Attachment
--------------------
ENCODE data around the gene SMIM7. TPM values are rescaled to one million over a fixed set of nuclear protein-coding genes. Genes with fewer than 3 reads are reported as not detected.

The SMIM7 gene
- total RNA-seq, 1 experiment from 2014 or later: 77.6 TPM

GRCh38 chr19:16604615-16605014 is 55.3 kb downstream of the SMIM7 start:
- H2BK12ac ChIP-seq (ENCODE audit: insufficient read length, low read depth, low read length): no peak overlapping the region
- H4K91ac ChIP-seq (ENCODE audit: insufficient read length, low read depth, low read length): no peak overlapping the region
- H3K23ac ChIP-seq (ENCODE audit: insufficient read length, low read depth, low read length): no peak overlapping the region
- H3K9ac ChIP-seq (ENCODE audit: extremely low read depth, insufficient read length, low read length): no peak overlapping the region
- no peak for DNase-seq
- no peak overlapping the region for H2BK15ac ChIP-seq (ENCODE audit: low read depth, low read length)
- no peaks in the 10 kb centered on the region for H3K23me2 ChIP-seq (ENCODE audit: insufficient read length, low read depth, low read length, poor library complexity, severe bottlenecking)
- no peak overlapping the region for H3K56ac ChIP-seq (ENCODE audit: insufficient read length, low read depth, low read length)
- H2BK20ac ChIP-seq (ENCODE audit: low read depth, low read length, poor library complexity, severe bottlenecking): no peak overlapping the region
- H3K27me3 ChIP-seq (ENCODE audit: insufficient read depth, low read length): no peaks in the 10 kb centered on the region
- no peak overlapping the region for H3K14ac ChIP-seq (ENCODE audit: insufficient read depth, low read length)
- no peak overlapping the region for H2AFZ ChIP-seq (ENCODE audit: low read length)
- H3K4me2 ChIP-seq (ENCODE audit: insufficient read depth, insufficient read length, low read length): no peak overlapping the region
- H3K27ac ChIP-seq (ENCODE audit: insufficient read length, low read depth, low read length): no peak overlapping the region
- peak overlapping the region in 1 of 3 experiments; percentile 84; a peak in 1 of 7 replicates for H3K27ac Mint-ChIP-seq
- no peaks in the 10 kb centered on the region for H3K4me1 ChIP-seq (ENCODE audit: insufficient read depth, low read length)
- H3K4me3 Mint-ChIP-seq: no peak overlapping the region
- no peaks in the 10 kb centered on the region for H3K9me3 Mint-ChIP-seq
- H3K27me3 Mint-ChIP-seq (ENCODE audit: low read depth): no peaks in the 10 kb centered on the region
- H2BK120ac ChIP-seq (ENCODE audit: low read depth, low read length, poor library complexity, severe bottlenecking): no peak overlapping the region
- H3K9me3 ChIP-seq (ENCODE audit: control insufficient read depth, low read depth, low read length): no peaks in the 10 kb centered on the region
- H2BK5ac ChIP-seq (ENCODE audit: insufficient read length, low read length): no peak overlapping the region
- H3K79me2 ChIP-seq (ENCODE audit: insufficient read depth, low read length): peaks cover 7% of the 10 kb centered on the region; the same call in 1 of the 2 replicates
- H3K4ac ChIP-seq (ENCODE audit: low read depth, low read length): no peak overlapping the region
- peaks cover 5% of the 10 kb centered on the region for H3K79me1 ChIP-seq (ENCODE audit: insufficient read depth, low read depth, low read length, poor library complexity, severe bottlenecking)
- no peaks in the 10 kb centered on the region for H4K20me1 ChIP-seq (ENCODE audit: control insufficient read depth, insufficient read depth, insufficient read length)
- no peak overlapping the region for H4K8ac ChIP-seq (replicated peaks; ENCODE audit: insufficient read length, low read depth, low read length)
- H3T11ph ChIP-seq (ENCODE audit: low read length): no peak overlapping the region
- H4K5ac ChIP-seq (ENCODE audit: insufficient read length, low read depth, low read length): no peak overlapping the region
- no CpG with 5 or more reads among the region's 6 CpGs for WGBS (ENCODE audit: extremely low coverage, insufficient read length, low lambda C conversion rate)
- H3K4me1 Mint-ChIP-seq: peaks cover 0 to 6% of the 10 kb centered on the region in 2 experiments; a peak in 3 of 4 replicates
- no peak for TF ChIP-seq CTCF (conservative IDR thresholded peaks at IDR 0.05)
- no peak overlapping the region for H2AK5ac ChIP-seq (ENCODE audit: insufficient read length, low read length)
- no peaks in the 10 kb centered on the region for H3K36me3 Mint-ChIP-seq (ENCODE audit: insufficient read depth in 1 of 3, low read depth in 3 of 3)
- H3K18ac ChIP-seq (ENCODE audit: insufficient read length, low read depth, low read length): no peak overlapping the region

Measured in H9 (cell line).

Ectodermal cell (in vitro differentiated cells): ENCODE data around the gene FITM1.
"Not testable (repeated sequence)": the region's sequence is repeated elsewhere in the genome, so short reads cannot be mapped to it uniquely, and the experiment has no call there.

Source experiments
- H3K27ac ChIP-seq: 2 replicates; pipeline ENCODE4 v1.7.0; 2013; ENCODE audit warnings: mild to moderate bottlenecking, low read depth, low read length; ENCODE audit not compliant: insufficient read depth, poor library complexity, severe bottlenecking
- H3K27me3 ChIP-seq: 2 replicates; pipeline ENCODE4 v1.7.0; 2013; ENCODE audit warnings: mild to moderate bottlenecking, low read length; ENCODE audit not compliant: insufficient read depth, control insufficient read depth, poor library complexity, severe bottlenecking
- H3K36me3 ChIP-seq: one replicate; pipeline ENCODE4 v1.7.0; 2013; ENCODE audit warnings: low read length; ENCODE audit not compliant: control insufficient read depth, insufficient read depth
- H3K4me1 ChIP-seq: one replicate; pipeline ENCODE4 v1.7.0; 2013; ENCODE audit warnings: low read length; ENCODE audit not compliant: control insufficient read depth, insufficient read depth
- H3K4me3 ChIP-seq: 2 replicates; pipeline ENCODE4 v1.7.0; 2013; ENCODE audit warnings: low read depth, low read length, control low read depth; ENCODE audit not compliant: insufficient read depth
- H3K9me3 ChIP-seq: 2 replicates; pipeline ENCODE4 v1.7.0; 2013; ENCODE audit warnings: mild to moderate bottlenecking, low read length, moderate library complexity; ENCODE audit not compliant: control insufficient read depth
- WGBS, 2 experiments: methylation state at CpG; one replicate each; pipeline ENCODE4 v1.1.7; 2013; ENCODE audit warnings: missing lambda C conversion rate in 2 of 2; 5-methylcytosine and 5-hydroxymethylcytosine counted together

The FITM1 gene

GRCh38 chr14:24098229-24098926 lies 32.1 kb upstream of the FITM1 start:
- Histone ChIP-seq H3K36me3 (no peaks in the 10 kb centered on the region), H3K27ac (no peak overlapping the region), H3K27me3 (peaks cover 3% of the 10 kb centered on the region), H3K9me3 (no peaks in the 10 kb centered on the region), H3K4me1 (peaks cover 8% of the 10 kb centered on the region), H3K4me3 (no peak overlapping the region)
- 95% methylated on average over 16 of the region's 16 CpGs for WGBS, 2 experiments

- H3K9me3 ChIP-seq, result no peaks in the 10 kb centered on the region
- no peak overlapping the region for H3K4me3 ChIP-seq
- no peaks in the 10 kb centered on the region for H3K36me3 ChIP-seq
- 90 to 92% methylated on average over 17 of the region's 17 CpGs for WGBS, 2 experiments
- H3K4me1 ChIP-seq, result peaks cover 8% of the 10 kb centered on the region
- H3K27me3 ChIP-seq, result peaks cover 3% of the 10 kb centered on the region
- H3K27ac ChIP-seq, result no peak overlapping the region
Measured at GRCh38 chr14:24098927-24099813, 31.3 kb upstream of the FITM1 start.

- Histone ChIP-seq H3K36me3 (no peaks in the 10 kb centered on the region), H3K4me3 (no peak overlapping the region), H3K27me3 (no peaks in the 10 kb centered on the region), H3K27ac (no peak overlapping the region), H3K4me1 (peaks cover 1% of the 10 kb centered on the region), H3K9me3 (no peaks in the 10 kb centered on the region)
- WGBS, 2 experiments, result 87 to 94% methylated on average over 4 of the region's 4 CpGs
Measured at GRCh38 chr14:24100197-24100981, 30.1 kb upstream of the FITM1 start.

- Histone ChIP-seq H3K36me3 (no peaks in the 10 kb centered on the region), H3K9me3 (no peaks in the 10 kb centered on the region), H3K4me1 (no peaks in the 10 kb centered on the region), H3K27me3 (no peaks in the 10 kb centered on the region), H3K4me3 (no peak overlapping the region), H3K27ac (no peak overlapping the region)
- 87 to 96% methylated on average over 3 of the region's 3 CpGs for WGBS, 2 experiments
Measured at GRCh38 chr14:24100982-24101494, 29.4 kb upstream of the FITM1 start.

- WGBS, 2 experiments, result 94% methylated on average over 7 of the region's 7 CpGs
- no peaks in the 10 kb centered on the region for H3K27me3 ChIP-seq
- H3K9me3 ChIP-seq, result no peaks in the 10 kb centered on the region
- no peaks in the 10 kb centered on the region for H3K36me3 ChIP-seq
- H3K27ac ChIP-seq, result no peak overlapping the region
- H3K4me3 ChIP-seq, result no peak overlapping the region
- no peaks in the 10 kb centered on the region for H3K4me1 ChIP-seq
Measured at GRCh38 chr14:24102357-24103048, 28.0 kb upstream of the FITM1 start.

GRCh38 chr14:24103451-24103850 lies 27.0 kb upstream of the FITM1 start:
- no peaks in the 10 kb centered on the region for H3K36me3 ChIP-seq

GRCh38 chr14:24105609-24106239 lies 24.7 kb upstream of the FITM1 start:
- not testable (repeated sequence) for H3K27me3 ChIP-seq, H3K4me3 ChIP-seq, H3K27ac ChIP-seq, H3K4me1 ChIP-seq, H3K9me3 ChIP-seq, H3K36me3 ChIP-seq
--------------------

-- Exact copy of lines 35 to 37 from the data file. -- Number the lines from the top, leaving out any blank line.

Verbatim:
- H3K4me1 Mint-ChIP-seq: peaks cover 0 to 6% of the 10 kb centered on the region in 2 experiments; a peak in 3 of 4 replicates
- no peak for TF ChIP-seq CTCF (conservative IDR thresholded peaks at IDR 0.05)
- no peak overlapping the region for H2AK5ac ChIP-seq (ENCODE audit: insufficient read length, low read length)